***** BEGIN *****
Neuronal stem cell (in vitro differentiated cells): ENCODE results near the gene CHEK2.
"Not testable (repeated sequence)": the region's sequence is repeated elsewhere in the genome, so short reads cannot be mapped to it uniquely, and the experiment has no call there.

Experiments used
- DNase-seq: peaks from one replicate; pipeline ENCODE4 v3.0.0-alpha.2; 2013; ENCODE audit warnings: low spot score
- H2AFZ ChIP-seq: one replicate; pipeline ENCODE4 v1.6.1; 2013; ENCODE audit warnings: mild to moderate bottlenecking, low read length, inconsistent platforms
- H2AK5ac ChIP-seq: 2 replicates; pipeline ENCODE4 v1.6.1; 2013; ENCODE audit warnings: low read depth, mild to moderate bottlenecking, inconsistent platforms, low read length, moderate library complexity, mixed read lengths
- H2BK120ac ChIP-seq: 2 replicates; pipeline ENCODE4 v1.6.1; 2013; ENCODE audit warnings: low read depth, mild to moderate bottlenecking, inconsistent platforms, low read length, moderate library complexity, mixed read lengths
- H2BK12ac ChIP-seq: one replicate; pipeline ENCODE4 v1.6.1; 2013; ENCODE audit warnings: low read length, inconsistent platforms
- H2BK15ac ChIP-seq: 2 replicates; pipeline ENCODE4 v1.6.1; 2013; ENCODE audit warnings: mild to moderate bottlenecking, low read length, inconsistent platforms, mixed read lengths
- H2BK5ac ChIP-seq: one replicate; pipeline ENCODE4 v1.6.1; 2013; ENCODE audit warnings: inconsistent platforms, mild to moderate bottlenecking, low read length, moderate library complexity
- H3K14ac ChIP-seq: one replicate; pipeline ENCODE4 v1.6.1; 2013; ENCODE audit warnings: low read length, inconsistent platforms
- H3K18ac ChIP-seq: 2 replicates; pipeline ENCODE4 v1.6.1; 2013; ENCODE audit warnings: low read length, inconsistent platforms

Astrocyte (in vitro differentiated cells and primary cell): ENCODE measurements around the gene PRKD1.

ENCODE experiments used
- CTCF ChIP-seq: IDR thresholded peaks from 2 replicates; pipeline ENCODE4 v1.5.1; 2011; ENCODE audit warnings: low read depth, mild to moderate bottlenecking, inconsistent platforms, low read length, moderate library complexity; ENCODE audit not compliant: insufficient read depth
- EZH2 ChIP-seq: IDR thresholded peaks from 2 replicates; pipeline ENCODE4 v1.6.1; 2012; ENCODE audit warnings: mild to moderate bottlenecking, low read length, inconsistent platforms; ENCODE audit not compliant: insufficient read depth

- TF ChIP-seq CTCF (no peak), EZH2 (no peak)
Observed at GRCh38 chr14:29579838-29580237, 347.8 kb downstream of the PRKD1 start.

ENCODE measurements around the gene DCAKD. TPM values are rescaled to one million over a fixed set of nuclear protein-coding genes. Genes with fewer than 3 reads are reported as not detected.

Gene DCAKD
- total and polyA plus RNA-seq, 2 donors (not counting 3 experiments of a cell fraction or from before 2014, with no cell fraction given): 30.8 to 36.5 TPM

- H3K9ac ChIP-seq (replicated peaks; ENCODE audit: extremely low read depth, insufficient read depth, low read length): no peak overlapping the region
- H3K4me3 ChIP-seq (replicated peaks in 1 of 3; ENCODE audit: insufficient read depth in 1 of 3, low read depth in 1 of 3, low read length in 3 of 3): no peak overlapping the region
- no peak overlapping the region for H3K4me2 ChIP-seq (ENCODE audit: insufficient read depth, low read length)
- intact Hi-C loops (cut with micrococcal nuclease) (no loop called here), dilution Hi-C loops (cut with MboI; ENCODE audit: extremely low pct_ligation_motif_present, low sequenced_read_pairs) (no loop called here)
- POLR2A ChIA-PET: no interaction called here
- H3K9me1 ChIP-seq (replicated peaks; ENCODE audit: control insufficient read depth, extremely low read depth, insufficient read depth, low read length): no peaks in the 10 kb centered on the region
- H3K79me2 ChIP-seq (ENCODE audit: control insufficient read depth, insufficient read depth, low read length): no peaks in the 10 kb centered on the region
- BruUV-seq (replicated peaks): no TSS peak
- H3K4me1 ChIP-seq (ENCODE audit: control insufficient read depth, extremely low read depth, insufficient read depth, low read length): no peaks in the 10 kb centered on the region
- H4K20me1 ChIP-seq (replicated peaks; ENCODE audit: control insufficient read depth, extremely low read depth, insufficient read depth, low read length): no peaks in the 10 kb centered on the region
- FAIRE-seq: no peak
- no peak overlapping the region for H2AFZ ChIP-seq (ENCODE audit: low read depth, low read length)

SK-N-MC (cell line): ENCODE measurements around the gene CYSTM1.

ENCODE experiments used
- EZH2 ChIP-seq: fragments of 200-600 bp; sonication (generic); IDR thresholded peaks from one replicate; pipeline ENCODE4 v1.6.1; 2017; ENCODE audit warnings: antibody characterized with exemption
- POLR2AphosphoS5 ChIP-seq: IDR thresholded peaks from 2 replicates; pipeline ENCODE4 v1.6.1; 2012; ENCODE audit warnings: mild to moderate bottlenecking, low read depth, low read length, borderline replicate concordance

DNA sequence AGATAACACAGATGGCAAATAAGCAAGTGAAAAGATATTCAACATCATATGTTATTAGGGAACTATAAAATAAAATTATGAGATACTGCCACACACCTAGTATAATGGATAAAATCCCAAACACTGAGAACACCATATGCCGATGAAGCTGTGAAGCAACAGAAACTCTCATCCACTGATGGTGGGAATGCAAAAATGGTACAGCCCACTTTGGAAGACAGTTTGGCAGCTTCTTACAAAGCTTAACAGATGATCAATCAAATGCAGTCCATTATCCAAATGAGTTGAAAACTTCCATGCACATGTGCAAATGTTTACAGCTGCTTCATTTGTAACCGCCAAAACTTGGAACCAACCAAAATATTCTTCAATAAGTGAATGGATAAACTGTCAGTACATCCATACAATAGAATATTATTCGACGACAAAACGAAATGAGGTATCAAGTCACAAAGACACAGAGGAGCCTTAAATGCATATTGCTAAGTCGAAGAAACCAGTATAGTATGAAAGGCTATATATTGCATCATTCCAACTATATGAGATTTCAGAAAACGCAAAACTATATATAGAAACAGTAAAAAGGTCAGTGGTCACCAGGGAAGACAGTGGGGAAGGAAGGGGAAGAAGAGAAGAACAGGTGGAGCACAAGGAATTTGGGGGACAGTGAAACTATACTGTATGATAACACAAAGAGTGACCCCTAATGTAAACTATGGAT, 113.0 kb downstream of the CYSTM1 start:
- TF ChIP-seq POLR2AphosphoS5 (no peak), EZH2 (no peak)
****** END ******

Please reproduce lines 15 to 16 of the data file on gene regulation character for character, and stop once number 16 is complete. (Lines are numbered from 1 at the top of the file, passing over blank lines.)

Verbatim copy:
- CTCF ChIP-seq: IDR thresholded peaks from 2 replicates; pipeline ENCODE4 v1.5.1; 2011; ENCODE audit warnings: low read depth, mild to moderate bottlenecking, inconsistent platforms, low read length, moderate library complexity; ENCODE audit not compliant: insufficient read depth
- EZH2 ChIP-seq: IDR thresholded peaks from 2 replicates; pipeline ENCODE4 v1.6.1; 2012; ENCODE audit warnings: mild to moderate bottlenecking, low read length, inconsistent platforms; ENCODE audit not compliant: insufficient read depth